Stick figure drawings can help you understand the world

When’s the last time you drew something? Aside from doodling on the sides of our notes, most of us haven’t drawn anything since elementary.

bio-pic-e1414427567578But drawing assistant professor Michael Namkung in the College of Communication, Architecture + The Arts, says drawing can help us understand the most difficult of subjects.

Namkung has launched a website called Dragan – the Old English word from which drawing is derived – to show how important drawing is in the lives of everyday people in South Florida.

For 10 months, he will post bi-monthly online journals featuring interviews with people who use drawing in everything from the arts to science, technology, engineering and math (STEM) fields. He wants to broaden the definition of drawing and demonstrate its value across the disciplines.

“The impulse to make marks and behold what one has made—as a way of thinking about the world and our place within it—is a phenomenon we all experience as young children,” he says.

In fact, drawing is one of the most important toddler developmental milestones, according to Early Childhood Central’s website, citing Founder of Drawing Network Bob Steele, shows how each developmental stage of drawing helps children develop other skills, too – from fine motor skills to problem-solving and trial-and-error reasoning. The latter two are necessary for future endeavors in the arts, sciences and math.

“When a child draws,” Namkung says. “It’s just a natural way to use your body to make an image that helps you understand the world, see the world or reflect the world. There’s a saying which drawing instructors constantly repeat: ‘learning to draw is learning to see.’”

He says adults use drawing the same way, but they don’t always realize it.

“Although drawing is no longer the mainstay it once was in formal education, the intuition, necessity or even urgency to draw persists,” he says. “Like when engineers… [sketch a project when brainstorming] or when a surgeon draws to communicate to their patient what they are going to do. It plays this social role to communicate an understanding.”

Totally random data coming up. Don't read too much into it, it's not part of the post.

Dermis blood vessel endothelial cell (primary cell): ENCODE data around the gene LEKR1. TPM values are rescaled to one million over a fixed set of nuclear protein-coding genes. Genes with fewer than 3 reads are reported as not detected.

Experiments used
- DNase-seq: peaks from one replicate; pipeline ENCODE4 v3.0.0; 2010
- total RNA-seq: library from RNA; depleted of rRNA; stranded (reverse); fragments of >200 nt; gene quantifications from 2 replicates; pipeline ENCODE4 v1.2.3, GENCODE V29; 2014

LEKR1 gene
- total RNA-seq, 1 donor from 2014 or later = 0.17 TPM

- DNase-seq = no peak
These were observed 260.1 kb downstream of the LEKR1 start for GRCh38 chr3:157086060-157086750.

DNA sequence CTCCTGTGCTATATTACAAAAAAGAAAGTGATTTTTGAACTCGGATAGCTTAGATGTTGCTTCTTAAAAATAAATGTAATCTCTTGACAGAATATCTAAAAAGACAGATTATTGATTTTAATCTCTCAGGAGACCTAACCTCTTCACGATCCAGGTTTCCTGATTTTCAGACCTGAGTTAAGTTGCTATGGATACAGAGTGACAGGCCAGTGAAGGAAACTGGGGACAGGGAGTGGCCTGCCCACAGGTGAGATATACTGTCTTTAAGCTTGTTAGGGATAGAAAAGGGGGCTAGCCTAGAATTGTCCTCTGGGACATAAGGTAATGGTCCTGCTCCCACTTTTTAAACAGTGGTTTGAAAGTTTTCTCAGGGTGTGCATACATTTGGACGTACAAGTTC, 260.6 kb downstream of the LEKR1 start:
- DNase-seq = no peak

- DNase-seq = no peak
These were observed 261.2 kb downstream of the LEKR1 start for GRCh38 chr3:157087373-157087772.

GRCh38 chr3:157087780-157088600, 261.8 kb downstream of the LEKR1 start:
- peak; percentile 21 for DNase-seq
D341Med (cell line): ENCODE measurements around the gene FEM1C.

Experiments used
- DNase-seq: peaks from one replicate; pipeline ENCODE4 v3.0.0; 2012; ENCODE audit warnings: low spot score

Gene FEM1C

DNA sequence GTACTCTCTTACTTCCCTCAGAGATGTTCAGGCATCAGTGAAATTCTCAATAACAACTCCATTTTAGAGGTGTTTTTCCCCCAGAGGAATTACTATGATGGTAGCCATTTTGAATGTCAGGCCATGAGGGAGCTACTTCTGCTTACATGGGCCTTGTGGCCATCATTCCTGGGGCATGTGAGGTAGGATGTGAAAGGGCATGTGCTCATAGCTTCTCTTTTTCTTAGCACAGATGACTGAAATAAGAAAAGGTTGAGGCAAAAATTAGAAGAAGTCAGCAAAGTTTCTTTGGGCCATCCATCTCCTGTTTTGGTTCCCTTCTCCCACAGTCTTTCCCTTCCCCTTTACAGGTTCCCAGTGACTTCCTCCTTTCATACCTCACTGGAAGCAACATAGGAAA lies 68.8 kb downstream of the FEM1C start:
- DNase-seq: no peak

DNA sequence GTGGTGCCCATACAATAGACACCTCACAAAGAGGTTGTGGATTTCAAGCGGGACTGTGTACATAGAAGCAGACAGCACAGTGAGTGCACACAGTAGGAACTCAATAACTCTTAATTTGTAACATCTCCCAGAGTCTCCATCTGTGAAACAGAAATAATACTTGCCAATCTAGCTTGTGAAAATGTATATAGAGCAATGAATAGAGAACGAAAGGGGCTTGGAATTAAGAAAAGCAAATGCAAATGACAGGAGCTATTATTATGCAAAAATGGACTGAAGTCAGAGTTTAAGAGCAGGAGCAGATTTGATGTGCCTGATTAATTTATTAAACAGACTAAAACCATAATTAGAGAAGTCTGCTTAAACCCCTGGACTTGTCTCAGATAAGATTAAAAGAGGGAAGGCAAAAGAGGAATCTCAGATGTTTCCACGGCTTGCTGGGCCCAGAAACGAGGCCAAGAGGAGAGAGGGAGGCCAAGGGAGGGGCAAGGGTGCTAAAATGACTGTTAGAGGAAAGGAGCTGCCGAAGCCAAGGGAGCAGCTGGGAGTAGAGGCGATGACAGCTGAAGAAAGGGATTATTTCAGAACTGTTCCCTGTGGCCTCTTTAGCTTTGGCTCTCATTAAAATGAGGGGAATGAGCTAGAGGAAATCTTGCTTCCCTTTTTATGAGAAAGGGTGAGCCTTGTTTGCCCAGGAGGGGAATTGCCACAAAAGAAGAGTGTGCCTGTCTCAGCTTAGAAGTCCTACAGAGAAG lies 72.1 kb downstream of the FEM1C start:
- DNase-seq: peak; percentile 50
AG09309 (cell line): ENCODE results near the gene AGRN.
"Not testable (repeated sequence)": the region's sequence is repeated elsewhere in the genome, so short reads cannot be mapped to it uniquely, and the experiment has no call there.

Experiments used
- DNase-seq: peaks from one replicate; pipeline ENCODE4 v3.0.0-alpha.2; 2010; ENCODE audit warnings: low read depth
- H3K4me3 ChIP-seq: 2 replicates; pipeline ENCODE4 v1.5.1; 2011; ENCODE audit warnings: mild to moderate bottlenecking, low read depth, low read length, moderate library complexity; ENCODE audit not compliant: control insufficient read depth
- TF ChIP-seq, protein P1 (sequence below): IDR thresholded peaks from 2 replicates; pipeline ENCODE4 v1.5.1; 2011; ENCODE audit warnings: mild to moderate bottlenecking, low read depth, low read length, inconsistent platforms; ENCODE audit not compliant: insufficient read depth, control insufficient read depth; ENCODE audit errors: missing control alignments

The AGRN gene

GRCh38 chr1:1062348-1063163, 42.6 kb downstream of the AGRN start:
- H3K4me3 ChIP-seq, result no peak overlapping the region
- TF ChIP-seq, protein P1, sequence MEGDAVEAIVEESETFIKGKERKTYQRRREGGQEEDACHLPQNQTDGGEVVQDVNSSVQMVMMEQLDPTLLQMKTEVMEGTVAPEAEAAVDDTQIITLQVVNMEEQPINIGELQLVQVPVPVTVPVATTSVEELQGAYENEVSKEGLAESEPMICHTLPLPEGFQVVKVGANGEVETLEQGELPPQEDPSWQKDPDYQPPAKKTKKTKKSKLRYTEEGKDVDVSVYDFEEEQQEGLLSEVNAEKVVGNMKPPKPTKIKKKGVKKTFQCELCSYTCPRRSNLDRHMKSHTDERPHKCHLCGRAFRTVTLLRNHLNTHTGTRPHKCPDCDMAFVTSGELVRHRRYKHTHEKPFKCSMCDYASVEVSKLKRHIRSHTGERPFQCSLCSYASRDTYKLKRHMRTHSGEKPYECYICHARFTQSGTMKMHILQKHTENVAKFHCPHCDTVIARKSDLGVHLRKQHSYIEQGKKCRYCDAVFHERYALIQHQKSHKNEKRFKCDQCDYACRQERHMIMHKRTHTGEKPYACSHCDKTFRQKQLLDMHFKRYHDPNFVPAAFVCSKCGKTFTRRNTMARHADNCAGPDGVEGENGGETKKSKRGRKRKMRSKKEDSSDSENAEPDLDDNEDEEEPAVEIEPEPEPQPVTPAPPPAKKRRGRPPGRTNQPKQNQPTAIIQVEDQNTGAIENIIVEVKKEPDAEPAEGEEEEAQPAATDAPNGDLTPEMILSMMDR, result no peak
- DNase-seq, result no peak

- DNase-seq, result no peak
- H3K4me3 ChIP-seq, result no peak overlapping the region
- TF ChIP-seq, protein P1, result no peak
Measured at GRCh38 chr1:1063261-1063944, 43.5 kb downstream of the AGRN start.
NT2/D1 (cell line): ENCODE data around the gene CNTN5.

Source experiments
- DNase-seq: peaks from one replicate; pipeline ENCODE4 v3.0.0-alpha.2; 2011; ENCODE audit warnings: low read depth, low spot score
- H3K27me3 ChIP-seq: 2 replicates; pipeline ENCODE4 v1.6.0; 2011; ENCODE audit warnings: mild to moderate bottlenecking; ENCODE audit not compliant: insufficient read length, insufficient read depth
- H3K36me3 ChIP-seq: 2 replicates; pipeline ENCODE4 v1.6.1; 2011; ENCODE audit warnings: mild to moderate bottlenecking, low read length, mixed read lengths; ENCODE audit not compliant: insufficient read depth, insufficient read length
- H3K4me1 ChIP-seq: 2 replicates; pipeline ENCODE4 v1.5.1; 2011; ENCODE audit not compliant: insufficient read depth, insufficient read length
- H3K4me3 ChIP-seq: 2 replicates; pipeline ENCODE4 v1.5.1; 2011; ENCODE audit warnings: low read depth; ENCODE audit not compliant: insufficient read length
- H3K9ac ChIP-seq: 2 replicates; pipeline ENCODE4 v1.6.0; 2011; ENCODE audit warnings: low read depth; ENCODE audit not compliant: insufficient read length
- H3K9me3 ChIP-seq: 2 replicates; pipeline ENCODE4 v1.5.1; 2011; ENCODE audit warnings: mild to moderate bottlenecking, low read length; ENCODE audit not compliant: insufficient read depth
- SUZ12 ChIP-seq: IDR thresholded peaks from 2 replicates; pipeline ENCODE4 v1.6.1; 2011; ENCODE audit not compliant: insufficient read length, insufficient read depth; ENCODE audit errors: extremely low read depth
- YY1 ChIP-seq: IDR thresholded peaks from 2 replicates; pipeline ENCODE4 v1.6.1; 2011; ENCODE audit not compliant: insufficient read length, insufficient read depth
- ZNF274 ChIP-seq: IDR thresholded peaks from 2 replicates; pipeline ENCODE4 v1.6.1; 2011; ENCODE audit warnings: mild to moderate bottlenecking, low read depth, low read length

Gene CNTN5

But drawing doesn’t always mean putting pen to paper. Namkung says drawing can be anything from children making shapes while playing with their food to a beachgoer scribbling in the sand with a stick.

An example of FIU physicist Angie Laird using drawings

An example of FIU physicist Angie Laird using drawing in one of her classes

Geology professor Grenville Draper, who will be featured in one of Namkung’s online journals, uses drawings routinely in his research and teaching.

“I communicate a lot of concepts through drawing,” Draper says. “Most common sedimentary rocks are layered, and different layer thicknesses affect the kind of geometry that develops. You can scribble as many words as you like, but the only way to see it is with a cross-section drawing like in engineering.”

Gren Draper's sketch of a deformed layered rock in a gold mine in the Dominican Republic

Grenville Draper’s sketch of a deformed layered rock in a gold mine in the Dominican Republic

Students are often surprised when he asks them to sketch rocks and processes.

“When you make the sketch, you have to not just reproduce the rocks, but analyze and interpret them,” Draper explains. The geologist, especially when doing field research, will sketch rocks in a way that emphasizes the features that are most crucial from the scientist’s perspective.

Draper often draws diagrams in class to help students visualize the material. He recalls a few years ago, he drew a complex diagram on the board during class. His students appreciated the diagram. “But,” Draper adds with a chuckle, “one student snapped his pencil and said, ‘how do you expect us to draw that?’”

Inspired by Namkung’s project and fueled by the realization that many students don’t have a clue about how to draw, Draper plans to help his senior geology students understand a few basic drawing concepts, so they can sketch rocks and geological processes with confidence.

Click here to read Namkung’s first online journal, which features interviews with several people, including FIU physicist Angie Laird and her use of drawings to understand her research on the brain.

Support for DRAGAN is provided by Cannonball through its WaveMaker Grants program, which is part of the Andy Warhol Foundation’s Regional Regranting Program. WaveMaker Grants is supported by the Andy Warhol Foundation for the Visual Arts, John S. and James L. Knight Foundation, the Miami-Dade County Department of Cultural Affairs, and Wells Fargo.

Additional support is provided by Florida International University’s College of Communication, Architecture and the Arts through its Interdisciplinary Seed Grant program.